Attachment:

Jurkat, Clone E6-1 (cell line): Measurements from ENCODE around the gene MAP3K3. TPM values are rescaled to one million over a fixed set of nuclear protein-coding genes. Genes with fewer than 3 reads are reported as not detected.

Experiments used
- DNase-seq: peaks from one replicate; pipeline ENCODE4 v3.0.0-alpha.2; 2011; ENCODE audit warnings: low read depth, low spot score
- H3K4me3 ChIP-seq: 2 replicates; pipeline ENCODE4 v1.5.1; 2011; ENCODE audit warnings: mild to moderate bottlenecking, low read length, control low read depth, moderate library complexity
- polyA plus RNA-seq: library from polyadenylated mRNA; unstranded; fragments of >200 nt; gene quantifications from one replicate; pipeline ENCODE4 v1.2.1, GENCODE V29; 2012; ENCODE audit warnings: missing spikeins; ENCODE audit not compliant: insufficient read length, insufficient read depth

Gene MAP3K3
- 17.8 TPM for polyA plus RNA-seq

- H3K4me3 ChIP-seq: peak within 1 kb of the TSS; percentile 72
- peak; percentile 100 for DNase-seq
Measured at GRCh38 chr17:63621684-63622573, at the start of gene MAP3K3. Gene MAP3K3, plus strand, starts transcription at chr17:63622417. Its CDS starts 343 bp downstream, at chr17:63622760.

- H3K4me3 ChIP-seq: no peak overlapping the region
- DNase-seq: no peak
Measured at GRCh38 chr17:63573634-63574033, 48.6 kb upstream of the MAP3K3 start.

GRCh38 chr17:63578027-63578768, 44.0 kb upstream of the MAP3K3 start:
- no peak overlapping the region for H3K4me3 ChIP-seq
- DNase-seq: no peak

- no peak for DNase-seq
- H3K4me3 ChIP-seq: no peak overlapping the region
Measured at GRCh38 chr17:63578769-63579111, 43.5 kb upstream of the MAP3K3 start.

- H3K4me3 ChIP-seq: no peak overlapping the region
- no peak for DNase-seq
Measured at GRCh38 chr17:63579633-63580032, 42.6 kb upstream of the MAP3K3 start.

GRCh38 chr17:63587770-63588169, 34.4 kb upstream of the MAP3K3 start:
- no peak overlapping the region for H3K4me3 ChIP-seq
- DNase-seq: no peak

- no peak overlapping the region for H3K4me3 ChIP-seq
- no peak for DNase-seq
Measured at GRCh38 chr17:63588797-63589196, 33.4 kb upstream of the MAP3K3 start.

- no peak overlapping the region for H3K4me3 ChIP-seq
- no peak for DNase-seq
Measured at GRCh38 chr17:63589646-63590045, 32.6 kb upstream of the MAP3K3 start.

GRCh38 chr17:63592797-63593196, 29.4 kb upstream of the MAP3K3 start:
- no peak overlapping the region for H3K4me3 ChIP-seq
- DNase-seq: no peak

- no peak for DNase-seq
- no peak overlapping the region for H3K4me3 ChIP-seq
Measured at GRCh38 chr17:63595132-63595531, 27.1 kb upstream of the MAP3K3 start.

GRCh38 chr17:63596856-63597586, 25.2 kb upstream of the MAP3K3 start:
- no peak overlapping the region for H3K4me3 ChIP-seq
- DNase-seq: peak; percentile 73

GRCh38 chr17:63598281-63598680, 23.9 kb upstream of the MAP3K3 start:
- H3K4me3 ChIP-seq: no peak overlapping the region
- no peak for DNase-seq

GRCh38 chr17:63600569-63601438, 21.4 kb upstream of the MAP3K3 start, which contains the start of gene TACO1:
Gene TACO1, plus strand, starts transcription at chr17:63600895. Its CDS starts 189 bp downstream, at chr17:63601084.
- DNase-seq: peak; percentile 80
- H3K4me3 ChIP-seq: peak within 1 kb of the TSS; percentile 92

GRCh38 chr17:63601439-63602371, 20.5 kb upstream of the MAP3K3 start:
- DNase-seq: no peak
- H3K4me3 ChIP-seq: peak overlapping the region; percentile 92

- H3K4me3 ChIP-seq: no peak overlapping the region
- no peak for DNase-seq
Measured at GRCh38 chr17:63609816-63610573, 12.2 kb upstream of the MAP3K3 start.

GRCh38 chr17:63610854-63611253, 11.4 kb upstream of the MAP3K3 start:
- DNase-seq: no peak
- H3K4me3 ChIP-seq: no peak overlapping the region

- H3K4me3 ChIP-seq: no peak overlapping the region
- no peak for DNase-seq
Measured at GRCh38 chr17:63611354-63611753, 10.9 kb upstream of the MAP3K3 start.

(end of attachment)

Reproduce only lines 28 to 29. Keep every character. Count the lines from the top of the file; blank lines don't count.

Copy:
Measured at GRCh38 chr17:63588797-63589196, 33.4 kb upstream of the MAP3K3 start.

- no peak overlapping the region for H3K4me3 ChIP-seq